Artist Statement

These drawings, paintings and films explore the place between the human body – made up of skin, muscle and organs – with the natural landscape.

The genre of 'art and nature' can often evoke images of vast and incredible landscapes, sublime sunsets that hold the viewer in awe, taking our imaginations to places that border the realms of reality. These works, however, operate at a more intimate level. They investigate nature through the microscopic eye, exploring the human body right down to the pores of the skin. In these depictions, the quality of impermanence is affirmed, whether through examining the texture of blood or the veins in a dying leaf. Transience is indeed the thread that binds these works. They take us into the still world of Memento Mori, yet with movement and flux. The elements in these works shift between the real and the unreal, leading into dark and dreamlike spaces that exist in the corners of the mind.

This series of drawings follows the traditions of portraiture. They capture the changing nature of time and beauty and attempt to immortalise the illusion of perfection. However, this illusion is quickly dispelled as rotting wooden faces smile back at us. Their knotted expressions, created of dead matter, conjure up horror rather than charm. These drawings question the genre of portraiture and challenging its function to preserve images through time since even the mildewed worm-eaten paper continues towards ruin as it disintegrates when exposed to the elements of sunlight and oxygen; components essential for life itself.

Other works use actual materials of the body, such as blood or hair. These materials translate into images that fall between the inner world of the body and the reality outside of it; Patterned wallpaper reflects on pastoral scenes that resemble the texture of muscle, or reveals the unfolding bloodied petals that melt the into aged paper and become indistinguishable from an old stain. Blood, like hair, contains the imprint of identity, the individuality that can be found in a portrait. In Eve, is a drawing made of the artist's hair resembles a leaf taken from Albrecht Durer's woodcarving of Adam and Eve (1507). The function of the leaf reveals rather than conceals, and textured paper that is reminiscent of human skin seduces and recoils simultaneously.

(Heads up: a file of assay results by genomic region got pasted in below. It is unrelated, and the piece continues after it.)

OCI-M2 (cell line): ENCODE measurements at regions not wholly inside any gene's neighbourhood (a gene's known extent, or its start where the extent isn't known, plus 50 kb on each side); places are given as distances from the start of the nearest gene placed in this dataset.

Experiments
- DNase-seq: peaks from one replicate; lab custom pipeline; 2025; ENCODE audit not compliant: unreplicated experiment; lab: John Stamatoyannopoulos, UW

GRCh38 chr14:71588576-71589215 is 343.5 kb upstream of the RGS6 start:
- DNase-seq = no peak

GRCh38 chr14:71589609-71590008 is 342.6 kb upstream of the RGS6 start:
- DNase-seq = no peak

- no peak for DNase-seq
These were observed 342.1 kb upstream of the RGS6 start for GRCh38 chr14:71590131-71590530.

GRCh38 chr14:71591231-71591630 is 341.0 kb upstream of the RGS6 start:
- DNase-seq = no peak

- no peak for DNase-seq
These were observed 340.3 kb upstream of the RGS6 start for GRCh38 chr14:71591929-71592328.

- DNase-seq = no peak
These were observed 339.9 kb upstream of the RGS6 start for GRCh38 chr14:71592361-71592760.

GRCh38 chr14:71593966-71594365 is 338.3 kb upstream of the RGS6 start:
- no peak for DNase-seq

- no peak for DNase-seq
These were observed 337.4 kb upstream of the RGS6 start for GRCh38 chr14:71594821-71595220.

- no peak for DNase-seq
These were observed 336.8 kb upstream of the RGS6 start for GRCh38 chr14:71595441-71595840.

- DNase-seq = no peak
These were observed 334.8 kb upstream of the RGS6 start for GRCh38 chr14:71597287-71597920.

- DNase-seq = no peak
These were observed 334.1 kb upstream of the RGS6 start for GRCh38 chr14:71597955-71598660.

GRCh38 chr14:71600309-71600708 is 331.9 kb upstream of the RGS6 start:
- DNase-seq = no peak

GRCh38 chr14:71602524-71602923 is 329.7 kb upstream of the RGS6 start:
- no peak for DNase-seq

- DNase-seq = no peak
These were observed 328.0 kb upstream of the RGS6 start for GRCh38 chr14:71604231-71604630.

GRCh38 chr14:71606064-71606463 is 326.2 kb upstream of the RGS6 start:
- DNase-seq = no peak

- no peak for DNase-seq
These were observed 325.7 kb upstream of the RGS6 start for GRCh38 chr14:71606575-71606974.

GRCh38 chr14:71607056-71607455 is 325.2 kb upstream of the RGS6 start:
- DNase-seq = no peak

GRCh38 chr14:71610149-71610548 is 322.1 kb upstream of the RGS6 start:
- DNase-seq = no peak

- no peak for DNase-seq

The paintings, Land of Plenty and Untitled, (2005), both reference the body without depicting it in any literal sense. In Land of Plenty floating islands bathe in golden sunlight in a seductive landscape. On closer inspection the viewer discovers that the islands are made up of human waste. These paradisiacal landscapes first entice the viewer in and then present a repulsive and dystopian vision, disrupting the viewer's initial perception of the landscape. The towering fountain in Untitled (2005) explores infinity. Natural springs were once celebrated in the medieval times. They represented sources of life in Christianity. Monumental fountains were later constructed as symbolic reminders of human life. The bodily liquid in this fountain circulates in a fashion that is similar to blood round the human body. Painted patterned shapes that are reflect the movements of the liquid and also suggest psychedelia or differing states of consciousness. The painting references a tiered fountain in a Tehran cemetery that was built to remember the martyred dead.